TribLIVE

| News

 
Larger text Larger text Smaller text Smaller text | Order Photo Reprints

Downed airliner may be tipping point for attention in Ukraine

Email Newsletters

Click here to sign up for one of our email newsletters.

Daily Photo Galleries

'American Coyotes' Series

Traveling by Jeep, boat and foot, Tribune-Review investigative reporter Carl Prine and photojournalist Justin Merriman covered nearly 2,000 miles over two months along the border with Mexico to report on coyotes — the human traffickers who bring illegal immigrants into the United States. Most are Americans working for money and/or drugs. This series reports how their operations have a major impact on life for residents and the environment along the border — and beyond.

Saturday, July 19, 2014, 12:01 a.m.
 

Maybe now the world will pay attention.

That seems to be the hope of average Ukrainians living in the capital city of Kiev, one day after the downing of Malaysia Airlines Flight MH17 over eastern Ukraine, said Tymofiy Mylovanov, a University of Pittsburgh economics professor visiting the region.

A native of Kiev, Mylovanov talked with the Tribune-Review on Friday from his hotel room 700 miles west of the fighting with separatists along the Russian border. The Ukrainian government invited him to the capital for a reform and policy retreat. He has been working on a proposal for the government's economic and political decentralization.

“One of the implications for Ukrainians, from what I hear, and the mood is that now the world will pay attention,” Mylovanov said. “Some people used the words, ‘The straw which broke the camel's back.'

“It might be the beginning of the change, in terms of how seriously the West takes the problem.”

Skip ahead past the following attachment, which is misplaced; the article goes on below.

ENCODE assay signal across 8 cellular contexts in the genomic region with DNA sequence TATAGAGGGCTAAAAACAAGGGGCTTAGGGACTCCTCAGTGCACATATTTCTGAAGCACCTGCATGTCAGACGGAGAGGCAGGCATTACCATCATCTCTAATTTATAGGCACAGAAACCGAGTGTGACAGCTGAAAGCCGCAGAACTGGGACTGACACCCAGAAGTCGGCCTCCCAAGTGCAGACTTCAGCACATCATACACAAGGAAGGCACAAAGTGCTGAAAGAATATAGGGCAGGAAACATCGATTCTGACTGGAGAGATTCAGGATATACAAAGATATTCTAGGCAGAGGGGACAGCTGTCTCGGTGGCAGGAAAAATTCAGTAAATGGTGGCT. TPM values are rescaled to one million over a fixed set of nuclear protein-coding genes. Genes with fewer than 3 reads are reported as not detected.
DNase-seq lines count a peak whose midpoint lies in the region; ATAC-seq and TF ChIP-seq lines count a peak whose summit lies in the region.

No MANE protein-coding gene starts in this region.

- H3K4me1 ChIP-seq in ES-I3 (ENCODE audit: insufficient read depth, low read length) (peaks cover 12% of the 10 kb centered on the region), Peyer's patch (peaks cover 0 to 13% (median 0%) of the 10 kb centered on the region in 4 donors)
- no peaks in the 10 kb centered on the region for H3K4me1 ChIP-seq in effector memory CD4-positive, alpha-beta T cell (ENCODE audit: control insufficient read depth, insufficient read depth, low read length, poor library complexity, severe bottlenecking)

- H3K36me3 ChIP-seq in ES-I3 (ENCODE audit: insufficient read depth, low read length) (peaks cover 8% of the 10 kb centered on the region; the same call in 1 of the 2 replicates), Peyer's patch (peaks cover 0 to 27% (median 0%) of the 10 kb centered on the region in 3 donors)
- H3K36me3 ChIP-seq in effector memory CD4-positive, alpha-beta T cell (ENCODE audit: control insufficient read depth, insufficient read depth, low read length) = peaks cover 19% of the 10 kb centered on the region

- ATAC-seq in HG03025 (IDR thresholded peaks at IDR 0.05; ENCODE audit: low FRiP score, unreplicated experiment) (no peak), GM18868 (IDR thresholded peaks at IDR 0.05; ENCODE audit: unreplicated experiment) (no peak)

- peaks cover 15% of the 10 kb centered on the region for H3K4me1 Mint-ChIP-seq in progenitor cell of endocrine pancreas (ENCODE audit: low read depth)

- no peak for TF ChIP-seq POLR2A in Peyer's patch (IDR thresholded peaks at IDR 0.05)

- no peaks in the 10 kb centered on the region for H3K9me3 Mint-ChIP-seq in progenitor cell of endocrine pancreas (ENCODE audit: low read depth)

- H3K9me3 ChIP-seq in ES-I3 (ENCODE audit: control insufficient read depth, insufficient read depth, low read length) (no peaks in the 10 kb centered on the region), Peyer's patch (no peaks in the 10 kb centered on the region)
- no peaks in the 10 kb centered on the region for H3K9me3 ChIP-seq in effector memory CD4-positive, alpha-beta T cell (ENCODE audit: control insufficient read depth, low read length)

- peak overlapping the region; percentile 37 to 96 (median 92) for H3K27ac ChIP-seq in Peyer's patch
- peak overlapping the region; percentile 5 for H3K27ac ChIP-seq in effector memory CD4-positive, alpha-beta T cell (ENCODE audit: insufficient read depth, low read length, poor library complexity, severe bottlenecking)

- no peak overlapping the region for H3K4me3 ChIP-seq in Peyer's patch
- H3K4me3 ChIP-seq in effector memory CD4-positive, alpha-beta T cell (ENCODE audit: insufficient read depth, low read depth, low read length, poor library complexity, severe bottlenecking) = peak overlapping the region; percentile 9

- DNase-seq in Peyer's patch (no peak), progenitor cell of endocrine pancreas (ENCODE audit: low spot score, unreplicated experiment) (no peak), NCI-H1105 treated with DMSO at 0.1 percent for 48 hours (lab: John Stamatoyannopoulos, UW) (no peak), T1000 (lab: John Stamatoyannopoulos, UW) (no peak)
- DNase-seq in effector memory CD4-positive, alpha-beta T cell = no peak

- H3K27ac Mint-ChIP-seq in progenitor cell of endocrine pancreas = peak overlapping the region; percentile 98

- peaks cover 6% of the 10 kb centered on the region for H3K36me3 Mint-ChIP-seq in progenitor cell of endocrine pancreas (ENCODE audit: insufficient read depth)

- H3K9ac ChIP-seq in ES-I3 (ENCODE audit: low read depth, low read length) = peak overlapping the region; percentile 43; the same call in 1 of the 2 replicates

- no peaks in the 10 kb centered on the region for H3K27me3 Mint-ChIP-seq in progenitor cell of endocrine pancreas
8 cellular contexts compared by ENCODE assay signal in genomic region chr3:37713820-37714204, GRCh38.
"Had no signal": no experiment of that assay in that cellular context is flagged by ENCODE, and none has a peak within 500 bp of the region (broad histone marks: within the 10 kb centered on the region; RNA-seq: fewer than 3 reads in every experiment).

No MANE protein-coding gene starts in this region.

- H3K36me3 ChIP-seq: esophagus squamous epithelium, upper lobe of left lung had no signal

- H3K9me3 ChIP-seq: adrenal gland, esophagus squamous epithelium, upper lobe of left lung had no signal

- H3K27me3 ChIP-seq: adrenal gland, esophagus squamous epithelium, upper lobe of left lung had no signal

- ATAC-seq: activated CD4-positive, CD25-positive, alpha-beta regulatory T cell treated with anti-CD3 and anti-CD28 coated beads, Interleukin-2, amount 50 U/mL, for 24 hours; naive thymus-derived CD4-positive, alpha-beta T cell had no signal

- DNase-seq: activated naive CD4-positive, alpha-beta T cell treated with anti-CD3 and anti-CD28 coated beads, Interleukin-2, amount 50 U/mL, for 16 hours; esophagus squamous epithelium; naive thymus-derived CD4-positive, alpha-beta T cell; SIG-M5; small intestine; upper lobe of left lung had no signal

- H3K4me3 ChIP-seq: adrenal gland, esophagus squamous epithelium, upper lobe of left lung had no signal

Despite news reports about the fighting and stories among his family and friends about volunteers who went toward the eastern border to fight the pro-Russia separatists, Mylovanov said the capital remains eerily calm. Its streets are filled with traffic cops, rather than soldiers, and the only obvious sign of change at the airport was the arrival of foreign correspondents.

A theoretical economist, Mylovanov is among policy researchers, professors and business leaders that Ukraine's government — which took control in February — invited to the country to serve as advisers. Two main problems the government has, he said, are corruption and the centralization of power.

Only a few people at the top can make decisions, he said. The challenge is giving more power to lower-ranking officials without losing control.

“The worry is, you can set up all the institutions you want, but as long as the police, law enforcement agencies and judges continue to be corrupt, it won't do much,” Mylovanov said.

The retreat is expected to last through Sunday.

Andrew Conte is a Trib Total Media staff writer. Reach him at 412-320-7835 or andrewconte@tribweb.com.

Add Andrew Conte to your Google+ circles.

Subscribe today! Click here for our subscription offers.

 

 

 


Show commenting policy

Most-Read Stories

  1. Penguins trade Sutter to Canucks, sign free agent center Fehr
  2. Videos spur dozens to protest outside Pittsburgh Planned Parenthood
  3. Steelers RB Archer trying to catch up after tough rookie season
  4. Inside the Steelers: Ventrone suffers right ankle injury
  5. Victims of sexual violence getting better information about offenders’ status
  6. Famous African lion reportedly killed by American hunter
  7. Pirates third baseman Ramirez’s last ride is about winning a ring
  8. Judge lets New Kensington Ten Commandments monument stand
  9. DOD recommits to CMU software security center with $732M award
  10. Football coach Loughran settles in at Fox Chapel
  11. Pittsburgh a finalist for World Junior hockey event